How do you know when you’ve won? In basketball, it’s when you’re scored the most points. In track, it’s when you cross the finish line first. In other competitions, winning is determined by the judges’ scores. In Monopoly, it’s when you’ve earned the most money. In most of life, it’s easy to determine when you’ve won.
But how about at church? How do you know if your church is “winning”? This language may be off-putting to some. After all, we’re not at church to win. We’re not competing against anyone. Church is a place for collaboration, for teamwork, for community; it’s not a place for a “winner take all” mentality.
But the authors of “Seven Practices of Effective Ministry” would beg to differ. One of their practices is “clarifying the win.” In other words, as a church we need to know what a win looks like so that we can strive toward achieving it. The challenge is figuring out what a win looks like.
Some people may say a win is determined by the “nickels and noses” principles. How many dollars are in the offering plates and how many people are in the pews? That’s certainly a quantifiable way to determine whether or not a church is successful. It’s convenient to boil it down to numbers and statistics. But that’s not how you clarify a win.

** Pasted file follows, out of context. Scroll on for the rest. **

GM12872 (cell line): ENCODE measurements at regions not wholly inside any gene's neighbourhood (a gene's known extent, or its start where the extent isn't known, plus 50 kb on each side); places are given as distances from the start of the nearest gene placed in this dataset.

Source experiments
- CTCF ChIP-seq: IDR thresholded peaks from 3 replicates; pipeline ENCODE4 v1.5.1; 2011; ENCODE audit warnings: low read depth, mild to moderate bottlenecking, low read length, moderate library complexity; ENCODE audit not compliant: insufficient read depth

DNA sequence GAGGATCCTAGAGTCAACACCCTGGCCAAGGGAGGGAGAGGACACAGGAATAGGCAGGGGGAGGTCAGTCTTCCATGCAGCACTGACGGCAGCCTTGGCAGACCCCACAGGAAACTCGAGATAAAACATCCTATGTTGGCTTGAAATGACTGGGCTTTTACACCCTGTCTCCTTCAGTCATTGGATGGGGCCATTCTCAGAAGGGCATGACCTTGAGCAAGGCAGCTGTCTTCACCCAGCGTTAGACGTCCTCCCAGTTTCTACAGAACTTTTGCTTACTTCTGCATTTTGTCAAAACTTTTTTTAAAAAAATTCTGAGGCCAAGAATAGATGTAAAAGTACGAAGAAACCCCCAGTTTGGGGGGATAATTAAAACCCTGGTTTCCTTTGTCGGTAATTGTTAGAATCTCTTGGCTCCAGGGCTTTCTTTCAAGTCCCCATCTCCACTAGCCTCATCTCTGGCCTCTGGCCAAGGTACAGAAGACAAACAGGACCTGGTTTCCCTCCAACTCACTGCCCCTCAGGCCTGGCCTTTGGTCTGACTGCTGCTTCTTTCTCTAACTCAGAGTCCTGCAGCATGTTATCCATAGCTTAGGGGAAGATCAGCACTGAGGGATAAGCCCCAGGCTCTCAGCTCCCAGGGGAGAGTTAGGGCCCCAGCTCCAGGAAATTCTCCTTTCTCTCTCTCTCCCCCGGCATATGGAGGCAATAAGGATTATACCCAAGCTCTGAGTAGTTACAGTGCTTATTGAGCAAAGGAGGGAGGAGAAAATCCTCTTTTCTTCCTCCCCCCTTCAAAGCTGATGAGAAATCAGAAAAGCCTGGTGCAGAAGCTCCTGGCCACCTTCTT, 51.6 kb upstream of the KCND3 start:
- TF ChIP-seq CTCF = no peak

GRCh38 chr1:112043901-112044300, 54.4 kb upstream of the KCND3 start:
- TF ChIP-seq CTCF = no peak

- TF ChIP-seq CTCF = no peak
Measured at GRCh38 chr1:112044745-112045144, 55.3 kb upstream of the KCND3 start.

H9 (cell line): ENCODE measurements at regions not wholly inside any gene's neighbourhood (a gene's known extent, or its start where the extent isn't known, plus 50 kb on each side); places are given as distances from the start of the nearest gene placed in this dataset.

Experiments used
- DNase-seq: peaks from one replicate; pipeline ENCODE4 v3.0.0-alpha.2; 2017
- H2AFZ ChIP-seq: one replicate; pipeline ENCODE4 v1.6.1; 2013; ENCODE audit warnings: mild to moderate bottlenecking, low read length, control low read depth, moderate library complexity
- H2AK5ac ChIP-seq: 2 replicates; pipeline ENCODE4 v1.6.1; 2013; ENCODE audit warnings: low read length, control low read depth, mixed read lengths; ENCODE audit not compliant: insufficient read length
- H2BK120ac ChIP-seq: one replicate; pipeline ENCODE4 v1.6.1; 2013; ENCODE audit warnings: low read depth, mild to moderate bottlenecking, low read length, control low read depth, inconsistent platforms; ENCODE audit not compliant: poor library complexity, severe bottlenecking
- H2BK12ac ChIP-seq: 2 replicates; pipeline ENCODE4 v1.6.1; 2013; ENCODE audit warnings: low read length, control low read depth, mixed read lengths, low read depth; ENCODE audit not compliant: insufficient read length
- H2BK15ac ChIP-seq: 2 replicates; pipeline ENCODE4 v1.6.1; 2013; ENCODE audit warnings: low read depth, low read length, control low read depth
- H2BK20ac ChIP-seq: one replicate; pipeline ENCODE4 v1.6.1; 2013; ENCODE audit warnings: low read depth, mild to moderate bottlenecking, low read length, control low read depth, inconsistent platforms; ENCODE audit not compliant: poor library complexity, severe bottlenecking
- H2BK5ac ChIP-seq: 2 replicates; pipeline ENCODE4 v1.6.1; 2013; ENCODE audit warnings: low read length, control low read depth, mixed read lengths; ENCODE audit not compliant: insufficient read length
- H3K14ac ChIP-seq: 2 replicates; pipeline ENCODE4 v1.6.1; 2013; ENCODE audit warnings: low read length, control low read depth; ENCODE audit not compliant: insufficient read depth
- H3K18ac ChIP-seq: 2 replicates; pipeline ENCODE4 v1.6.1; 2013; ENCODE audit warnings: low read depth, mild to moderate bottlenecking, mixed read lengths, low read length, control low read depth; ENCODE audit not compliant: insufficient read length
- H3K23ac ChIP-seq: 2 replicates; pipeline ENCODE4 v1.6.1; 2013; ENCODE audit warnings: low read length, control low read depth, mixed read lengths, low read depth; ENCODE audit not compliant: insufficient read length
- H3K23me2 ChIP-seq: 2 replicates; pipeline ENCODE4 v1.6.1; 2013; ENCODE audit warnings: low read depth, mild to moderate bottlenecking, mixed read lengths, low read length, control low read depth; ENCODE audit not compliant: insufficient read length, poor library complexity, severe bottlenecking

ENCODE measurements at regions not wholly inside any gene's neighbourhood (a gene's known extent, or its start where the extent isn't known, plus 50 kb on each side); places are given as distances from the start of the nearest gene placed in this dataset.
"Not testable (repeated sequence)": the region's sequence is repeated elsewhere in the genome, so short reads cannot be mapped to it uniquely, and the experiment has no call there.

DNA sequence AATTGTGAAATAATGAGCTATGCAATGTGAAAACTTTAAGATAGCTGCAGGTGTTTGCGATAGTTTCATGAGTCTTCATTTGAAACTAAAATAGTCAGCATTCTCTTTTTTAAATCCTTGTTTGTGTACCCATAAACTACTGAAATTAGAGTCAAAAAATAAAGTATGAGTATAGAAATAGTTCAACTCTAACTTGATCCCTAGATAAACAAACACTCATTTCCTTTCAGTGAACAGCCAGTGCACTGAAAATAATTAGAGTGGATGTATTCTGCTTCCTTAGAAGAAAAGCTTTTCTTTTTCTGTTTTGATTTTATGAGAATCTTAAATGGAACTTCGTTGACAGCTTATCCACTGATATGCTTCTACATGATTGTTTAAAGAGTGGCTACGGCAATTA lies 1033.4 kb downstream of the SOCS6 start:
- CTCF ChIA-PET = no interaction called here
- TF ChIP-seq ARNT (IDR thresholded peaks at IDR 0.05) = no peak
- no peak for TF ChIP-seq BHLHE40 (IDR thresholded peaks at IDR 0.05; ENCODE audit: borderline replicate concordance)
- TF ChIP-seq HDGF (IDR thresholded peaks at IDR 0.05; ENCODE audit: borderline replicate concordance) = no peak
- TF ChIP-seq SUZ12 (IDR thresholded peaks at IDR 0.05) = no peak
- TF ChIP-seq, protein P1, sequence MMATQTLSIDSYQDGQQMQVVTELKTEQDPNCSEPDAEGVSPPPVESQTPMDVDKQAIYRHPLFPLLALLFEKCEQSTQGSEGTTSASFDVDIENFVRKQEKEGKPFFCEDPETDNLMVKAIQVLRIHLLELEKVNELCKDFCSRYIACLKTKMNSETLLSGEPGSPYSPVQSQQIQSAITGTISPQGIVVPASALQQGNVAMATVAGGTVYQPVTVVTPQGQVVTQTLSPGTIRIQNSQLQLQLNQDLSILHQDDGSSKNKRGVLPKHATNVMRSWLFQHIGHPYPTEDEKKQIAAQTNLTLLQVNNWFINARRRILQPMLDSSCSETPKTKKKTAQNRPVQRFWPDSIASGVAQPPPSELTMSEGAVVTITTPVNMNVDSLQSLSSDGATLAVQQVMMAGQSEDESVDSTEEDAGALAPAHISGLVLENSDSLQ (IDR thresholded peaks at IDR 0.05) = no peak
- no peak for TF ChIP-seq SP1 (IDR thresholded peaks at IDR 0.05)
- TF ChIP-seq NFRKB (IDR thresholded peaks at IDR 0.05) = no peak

Other people might say a win is decided by how much a church is doing. If that’s the case, then Crestwood wins by a landslide! When you add up all the programs and ministries that happen as a result of this congregation’s efforts, it’s quite staggering. And yet, that’s not how you clarify a win, either.
According to the authors, a win is a changed life. Each life that is transformed is another point on the scoreboard of eternity, because the church’s mission is to bring people into relationship with Jesus Christ. Each time someone makes the decision to give their life to Christ, the church wins.
So the overriding question we should ask about each and every ministry of our church is this: Are we changing lives? Are we making a difference in people’s faith? We can have an overflowing sanctuary and a robust bottom line and a schedule bursting at the seams and still be losing the battle.
So how do we know when we’ve won? When people tell their stories about how their relationship with Christ has transformed them. We win each time a person is baptized. We win each time a person makes or reaffirms their confession of faith in Christ and joins the church. We win when we give hope to someone who is hopeless. This is our goal. This is how we win.